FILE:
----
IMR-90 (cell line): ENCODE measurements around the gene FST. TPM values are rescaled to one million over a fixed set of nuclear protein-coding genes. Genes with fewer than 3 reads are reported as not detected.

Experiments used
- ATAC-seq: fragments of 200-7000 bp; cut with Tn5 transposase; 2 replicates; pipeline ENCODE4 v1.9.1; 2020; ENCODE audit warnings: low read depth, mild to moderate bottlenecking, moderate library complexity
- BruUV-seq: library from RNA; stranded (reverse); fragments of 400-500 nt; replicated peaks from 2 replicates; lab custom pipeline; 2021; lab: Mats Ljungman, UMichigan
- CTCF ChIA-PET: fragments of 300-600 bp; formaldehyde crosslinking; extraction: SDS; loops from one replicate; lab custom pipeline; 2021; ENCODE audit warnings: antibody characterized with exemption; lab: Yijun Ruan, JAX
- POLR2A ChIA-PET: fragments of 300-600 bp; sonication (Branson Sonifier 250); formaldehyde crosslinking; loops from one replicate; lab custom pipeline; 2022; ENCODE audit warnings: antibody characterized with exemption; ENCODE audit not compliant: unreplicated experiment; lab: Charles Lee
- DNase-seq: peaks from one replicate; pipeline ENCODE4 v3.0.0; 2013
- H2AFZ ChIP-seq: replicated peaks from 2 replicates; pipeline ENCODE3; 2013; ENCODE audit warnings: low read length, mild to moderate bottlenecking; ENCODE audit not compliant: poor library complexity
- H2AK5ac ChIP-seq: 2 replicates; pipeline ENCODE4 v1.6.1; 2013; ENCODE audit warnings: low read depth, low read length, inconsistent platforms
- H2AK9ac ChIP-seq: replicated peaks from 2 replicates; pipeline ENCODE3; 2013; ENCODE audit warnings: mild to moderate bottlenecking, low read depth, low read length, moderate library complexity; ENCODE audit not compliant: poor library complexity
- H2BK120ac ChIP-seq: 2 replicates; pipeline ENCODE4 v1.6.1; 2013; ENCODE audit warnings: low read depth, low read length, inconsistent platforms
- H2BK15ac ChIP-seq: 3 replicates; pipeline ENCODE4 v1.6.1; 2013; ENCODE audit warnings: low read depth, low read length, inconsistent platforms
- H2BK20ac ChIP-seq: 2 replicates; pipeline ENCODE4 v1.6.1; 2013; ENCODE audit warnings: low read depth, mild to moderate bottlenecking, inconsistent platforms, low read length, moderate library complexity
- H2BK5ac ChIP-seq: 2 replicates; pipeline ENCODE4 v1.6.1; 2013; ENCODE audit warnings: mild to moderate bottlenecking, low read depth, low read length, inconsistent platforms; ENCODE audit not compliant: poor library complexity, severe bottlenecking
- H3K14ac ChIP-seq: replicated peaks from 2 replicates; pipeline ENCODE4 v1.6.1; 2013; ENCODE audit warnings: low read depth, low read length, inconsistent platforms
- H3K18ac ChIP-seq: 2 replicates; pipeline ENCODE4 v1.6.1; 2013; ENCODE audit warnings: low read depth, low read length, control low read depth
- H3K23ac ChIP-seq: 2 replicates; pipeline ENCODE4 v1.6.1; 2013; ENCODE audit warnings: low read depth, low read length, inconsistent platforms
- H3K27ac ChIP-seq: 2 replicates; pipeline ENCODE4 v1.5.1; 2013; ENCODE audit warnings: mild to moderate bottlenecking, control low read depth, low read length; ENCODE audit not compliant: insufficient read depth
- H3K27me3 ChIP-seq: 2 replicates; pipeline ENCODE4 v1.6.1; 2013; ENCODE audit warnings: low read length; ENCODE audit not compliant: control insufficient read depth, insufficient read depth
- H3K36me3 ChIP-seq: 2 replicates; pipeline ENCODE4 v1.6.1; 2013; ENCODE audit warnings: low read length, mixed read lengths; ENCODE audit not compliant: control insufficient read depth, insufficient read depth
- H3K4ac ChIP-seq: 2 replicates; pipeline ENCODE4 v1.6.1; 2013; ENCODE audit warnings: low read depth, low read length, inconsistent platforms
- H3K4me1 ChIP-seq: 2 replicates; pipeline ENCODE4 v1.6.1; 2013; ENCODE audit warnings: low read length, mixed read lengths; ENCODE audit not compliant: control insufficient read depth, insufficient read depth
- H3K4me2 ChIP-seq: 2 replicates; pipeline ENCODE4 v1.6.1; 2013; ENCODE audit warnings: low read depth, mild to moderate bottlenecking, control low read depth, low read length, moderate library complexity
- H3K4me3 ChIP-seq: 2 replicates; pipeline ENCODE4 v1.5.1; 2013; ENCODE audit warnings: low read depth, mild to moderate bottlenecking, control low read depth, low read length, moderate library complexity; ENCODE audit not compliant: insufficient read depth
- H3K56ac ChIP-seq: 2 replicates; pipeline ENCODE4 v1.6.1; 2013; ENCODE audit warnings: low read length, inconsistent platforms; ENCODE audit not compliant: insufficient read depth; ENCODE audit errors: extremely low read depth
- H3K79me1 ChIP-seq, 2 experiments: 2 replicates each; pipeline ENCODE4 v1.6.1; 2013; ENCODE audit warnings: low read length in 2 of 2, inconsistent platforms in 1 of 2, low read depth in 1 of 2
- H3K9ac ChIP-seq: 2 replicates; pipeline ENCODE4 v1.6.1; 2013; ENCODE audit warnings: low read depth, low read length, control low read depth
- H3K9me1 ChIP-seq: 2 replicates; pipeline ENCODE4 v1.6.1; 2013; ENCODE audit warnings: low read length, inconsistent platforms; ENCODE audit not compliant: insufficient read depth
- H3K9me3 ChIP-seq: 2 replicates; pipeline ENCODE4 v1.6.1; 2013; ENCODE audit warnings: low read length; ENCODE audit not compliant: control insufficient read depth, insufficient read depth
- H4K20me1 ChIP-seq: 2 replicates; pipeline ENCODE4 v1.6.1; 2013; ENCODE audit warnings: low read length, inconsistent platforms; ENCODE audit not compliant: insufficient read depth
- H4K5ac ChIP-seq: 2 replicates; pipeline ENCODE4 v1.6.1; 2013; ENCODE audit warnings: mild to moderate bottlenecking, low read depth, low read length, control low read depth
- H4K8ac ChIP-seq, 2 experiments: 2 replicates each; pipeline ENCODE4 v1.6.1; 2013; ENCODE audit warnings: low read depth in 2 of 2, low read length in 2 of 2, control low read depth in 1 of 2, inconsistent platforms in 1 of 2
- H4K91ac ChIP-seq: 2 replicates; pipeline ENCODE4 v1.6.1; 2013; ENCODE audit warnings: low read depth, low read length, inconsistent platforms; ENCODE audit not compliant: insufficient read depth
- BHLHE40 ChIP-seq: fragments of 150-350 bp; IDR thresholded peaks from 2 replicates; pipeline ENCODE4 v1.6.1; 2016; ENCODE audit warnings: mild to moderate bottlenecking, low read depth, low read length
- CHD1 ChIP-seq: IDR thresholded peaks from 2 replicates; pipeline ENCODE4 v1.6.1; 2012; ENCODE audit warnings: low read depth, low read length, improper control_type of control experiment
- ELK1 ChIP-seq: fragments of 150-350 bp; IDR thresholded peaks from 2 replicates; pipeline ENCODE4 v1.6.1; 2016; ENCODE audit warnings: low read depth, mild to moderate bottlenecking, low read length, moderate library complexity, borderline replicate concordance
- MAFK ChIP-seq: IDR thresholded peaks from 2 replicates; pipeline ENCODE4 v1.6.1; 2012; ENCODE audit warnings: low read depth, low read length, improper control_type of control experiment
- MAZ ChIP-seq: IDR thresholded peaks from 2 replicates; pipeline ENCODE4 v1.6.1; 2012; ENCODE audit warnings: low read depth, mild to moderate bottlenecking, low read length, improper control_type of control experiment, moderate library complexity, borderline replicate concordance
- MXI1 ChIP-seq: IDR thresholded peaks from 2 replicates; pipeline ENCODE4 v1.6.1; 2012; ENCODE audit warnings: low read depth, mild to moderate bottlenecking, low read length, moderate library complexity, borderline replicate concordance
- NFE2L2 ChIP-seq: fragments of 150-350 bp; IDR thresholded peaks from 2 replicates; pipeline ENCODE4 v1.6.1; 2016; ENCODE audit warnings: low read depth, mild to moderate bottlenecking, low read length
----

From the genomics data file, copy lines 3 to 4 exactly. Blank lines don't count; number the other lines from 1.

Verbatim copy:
- ATAC-seq: fragments of 200-7000 bp; cut with Tn5 transposase; 2 replicates; pipeline ENCODE4 v1.9.1; 2020; ENCODE audit warnings: low read depth, mild to moderate bottlenecking, moderate library complexity
- BruUV-seq: library from RNA; stranded (reverse); fragments of 400-500 nt; replicated peaks from 2 replicates; lab custom pipeline; 2021; lab: Mats Ljungman, UMichigan